Finally, while we appreciate that the CAA as introduced includes language that would amend the Clery Act to require schools to provide students written notification of institutional policies regarding reimbursement of lost tuition and costs associated with student loan interest related to domestic violence, sexual assault, domestic violence, stalking and (as amended by CAA) sexual harassment, we urge that this provision be strengthened to also require that institutions reimburse survivors for such lost tuition and student loan interest. This would prevent survivors who must withdraw from or retake a course from incurring significant financial penalties because of their assaults, which has led to some survivors being unable to complete their college education.
b. Mandate Responses to Off-Campus Incidents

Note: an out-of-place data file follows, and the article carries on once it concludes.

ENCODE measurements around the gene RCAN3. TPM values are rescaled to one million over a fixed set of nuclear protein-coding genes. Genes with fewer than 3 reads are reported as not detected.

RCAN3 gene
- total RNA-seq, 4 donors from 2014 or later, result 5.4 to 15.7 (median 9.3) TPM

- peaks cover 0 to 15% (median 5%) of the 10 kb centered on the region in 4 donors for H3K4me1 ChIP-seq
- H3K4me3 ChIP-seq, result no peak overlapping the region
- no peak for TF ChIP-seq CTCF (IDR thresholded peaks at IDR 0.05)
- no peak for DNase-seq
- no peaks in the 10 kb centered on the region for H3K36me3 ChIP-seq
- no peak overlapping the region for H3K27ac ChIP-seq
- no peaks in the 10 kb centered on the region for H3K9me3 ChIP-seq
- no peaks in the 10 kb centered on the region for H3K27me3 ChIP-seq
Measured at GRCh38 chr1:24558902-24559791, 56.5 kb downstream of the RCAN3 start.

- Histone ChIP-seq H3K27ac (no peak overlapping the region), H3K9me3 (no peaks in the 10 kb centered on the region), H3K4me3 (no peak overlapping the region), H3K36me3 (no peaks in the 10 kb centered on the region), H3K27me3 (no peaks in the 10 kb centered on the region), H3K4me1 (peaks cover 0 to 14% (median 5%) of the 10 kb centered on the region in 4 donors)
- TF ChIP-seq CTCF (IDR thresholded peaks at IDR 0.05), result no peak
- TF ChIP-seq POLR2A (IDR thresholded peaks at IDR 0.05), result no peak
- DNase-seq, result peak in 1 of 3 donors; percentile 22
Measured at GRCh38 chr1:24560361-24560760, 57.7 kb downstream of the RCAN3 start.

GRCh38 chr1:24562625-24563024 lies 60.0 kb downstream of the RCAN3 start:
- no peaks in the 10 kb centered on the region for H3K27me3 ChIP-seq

The CAA should clarify that institutions’ procedures must require resolution of a report of Clery-covered incident of dating violence, domestic violence, sexual assault, stalking, and (as amended by CAA) sexual harassment “regardless of where it occurred.” This would be consistent with other provisions in the Clery Act and would create greater clarity as to schools’ responsibilities with respect to off-campus conduct. The Clery Act already requires institutions of higher education to notify all students who report sexual assault, stalking, dating violence, domestic violence (and pursuant to CAA, sexual harassment) of their rights, regardless of “whether the offense occurred on or off campus.” It also requires institutions of higher education to report all such conduct that occur on “Clery geography,” which includes all property controlled by a school-recognized student organization (such as an off-campus fraternity); nearby “public property”; and “areas within the patrol jurisdiction of the campus police or the campus security department.”